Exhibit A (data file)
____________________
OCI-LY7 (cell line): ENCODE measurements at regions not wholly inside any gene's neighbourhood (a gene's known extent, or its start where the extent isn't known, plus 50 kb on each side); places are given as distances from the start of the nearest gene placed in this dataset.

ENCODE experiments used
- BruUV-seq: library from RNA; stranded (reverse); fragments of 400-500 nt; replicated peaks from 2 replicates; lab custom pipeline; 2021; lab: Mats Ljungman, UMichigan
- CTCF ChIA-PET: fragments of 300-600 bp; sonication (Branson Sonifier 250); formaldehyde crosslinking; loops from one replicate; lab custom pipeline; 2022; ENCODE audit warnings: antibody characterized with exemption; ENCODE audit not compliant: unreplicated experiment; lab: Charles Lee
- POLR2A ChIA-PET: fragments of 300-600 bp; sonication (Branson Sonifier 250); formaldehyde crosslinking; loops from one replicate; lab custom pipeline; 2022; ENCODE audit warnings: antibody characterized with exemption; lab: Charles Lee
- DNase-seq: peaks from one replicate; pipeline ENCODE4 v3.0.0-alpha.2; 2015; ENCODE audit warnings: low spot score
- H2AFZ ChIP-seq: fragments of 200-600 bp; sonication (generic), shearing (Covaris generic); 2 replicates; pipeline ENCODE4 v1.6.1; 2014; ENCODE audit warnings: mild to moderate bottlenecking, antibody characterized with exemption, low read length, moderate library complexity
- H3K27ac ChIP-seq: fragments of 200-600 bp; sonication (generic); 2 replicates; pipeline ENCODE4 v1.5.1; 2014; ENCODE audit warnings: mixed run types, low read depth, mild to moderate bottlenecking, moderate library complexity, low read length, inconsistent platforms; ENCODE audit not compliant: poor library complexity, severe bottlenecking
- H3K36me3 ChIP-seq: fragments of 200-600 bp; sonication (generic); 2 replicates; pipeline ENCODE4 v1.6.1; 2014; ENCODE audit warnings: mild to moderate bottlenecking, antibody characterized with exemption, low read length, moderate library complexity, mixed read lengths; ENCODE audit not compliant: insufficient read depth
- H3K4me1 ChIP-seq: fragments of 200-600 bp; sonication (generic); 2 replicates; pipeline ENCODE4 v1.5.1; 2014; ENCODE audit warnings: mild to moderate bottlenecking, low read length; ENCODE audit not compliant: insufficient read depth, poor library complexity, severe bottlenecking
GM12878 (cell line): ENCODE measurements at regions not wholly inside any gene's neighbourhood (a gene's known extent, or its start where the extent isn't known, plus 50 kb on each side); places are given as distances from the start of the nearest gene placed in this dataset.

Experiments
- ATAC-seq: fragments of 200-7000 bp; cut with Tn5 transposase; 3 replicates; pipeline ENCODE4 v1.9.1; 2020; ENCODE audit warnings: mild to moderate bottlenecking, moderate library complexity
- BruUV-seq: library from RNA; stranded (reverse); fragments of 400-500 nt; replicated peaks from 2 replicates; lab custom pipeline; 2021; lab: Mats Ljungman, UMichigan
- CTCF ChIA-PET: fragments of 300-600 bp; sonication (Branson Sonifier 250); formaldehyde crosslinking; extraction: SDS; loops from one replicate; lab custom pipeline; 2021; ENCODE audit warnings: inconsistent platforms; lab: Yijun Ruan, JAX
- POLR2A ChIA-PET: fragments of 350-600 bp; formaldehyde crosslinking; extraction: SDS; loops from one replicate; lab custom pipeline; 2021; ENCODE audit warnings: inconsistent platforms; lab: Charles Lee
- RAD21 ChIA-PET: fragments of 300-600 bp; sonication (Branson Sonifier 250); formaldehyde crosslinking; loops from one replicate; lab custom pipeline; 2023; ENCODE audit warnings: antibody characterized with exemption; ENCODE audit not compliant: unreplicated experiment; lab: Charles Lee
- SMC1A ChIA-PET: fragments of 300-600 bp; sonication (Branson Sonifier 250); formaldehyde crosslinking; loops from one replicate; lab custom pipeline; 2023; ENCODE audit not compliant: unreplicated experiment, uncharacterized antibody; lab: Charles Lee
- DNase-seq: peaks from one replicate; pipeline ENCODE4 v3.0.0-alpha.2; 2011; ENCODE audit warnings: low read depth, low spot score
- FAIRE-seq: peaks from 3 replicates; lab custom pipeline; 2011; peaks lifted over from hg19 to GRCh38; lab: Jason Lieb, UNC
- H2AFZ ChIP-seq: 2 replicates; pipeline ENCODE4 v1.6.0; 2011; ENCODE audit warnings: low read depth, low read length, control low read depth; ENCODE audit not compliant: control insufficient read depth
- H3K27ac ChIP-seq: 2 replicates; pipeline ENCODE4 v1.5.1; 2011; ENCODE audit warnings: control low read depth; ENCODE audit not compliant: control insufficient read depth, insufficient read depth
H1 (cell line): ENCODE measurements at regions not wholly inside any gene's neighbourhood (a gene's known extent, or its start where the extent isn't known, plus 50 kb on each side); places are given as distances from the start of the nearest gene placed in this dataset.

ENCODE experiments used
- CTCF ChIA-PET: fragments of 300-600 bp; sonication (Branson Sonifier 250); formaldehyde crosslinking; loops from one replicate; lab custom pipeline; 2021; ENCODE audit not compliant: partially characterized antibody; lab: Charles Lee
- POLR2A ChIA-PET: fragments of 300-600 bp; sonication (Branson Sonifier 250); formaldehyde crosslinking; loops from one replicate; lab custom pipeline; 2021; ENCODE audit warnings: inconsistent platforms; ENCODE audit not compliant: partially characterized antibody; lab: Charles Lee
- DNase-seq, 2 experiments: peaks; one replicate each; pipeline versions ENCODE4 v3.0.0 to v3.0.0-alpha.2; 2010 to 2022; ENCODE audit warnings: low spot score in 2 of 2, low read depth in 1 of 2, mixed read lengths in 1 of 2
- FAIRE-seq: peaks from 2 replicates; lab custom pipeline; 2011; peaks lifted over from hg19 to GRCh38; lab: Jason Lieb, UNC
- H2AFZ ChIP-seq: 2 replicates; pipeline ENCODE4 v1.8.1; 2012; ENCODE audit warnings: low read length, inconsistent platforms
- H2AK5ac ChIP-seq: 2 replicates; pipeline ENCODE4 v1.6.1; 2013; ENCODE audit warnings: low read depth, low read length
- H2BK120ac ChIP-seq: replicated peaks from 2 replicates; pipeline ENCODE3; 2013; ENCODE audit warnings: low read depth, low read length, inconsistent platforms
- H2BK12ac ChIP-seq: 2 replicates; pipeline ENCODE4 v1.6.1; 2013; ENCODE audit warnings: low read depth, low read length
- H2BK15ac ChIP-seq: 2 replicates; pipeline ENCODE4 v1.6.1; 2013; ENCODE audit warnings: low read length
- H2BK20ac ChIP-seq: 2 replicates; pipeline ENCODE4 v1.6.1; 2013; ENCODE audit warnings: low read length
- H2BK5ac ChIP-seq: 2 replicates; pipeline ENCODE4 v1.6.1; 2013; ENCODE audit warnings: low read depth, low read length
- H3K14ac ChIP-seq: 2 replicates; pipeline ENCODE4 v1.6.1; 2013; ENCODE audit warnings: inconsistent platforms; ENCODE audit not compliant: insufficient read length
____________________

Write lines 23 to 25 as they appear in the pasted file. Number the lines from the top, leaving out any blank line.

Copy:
H1 (cell line): ENCODE measurements at regions not wholly inside any gene's neighbourhood (a gene's known extent, or its start where the extent isn't known, plus 50 kb on each side); places are given as distances from the start of the nearest gene placed in this dataset.

ENCODE experiments used
- CTCF ChIA-PET: fragments of 300-600 bp; sonication (Branson Sonifier 250); formaldehyde crosslinking; loops from one replicate; lab custom pipeline; 2021; ENCODE audit not compliant: partially characterized antibody; lab: Charles Lee